Manitou Asinîy, also known as the Manitou Stone, currently housed at the Royal Alberta Museum (RAM), is of great spiritual significance to many Indigenous communities in Alberta and Saskatchewan. The co-stewardship agreement, the result of more than a year’s work, outlines the Government of Alberta’s commitment to work with the Manitou Asinîy-Iniskim-Tsa Xani Center as it seeks to return the Stone to its historic location where it will be protected and shared.

The Manitou Stone is of great spiritual significance to many Indigenous peoples across Alberta. The Stone is believed to be a healing stone, it was credited with protecting buffalo herds of the northern plains. In 1972, the Manitou Stone was returned to Alberta from Ontario and brought to the Royal Alberta Museum, the heart of Alberta’s capital. Many Indigenous groups continue to hold sacred ceremonies and visit the site.

Since returned to Alberta, the Manitou Asinîy Gallery at the RAM was designed through engagement and collaboration with Indigenous knowledge holders to ensure cultural considerations were reflected in the space surrounding the stone. Alberta’s government is committed to being one of the financial partners and will be providing seed funding to support this project. We look forward to future conversations regarding the safe return of the Stone to its rightful home.

“Recognizing the great spiritual significance of Manitou Asinîy to Indigenous Peoples, Alberta’s government is honoured to work with the Manitou Asinîy-Iniskim-Tsa Xani Centre to return the Stone to its historic location, and to the care of Indigenous people. This sacred stone brought together Indigenous people from different nations, tribes and regions from across the Canadian prairies for thousands of years. It has a deep symbolic and historical connection to the buffalo hunt that was central to the lives and cultures of Prairie First Nations. After decades of consultation and discussion about how best to honour this stone and its special significance, I am pleased that we have finally come to an agreement that will ensure it is restored close to its original site, in a setting that will make it accessible for generations to come. This is a significant step towards reconciliation with Indigenous Peoples in Alberta and Saskatchewan.”

Jason Kenney, Premier

“For hundreds of years the Sacred Rock has been a symbol of Peace, Prosperity, Community and Hope for our People. We hold sacred the teachings of our ancestors for the generations to come. There is an undefinable truth in the experience of the Rock. It is like the work of hundreds of ancestors walk with us today through the efforts that have come before us. The return of the Rock to its original area is an important gateway to reawakening that sense of Peace, Prosperity, Hope and Healing for all people for our children. It is the right thing to do.”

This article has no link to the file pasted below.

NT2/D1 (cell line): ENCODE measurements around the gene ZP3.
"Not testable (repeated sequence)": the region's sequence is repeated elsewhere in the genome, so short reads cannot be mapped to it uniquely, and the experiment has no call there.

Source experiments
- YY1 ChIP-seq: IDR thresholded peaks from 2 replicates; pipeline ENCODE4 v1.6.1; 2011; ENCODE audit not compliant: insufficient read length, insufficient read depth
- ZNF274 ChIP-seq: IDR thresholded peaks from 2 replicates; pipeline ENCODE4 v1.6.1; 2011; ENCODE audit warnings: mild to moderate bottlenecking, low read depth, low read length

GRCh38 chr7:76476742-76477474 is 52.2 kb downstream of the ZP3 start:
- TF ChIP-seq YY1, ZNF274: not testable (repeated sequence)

Elder Leonard Bastien, chair, Manitou Asinîy-Iniskim-Tsa Xani Center

“Our government is proud to continue to walk the path of reconciliation with Indigenous partners across this province. As a spiritual and beloved artifact, Manitou Asinîy is an important piece of Alberta’s history and shared culture. Alberta’s government looks forward to continuing conversations regarding the safe return of the Stone to its rightful home and ensuring the Stone continues to be cared for appropriately.”

Ron Orr, Minister of Culture

Quick facts

  • Manitou Asinîy is a 145 kg iron meteorite previously located in the Iron Creek area of Alberta, near modern day Hardisty.

  • Manitou Asinîy, also known as the Iron Creek Meteorite and the Manitou Stone, is considered a sacred living being by many Indigenous communities and understood to belong to all Indigenous Peoples.

  • In 1866, a Methodist missionary took the Stone and relocated it to a nearby mission site.

  • In 1972, Manitou Asinîy was returned to Alberta from Ontario and loaned to the Royal Alberta Museum, and in 2001, was transferred to the museum.

  • Engagements with 33 Alberta and Saskatchewan First Nations and seven Indigenous organizations regarding the return of Manitou Asinîy began in 2002.

  • At the time, consensus was to keep the Stone at the museum as it was both safe and accessible to Indigenous peoples.

  • The Manitou Asinîy-Iniskim-Tsa Xani Center engaged with several Indigenous communities, Elders, and knowledge holders who regard the Manitou Stone as sacred to build consensus around the future of the Stone.

Reconciliation is a priority for Alberta’s government. As partners in reconciliation, we are listening to and working with Indigenous Peoples in Alberta to determine the best ways forward to a better future.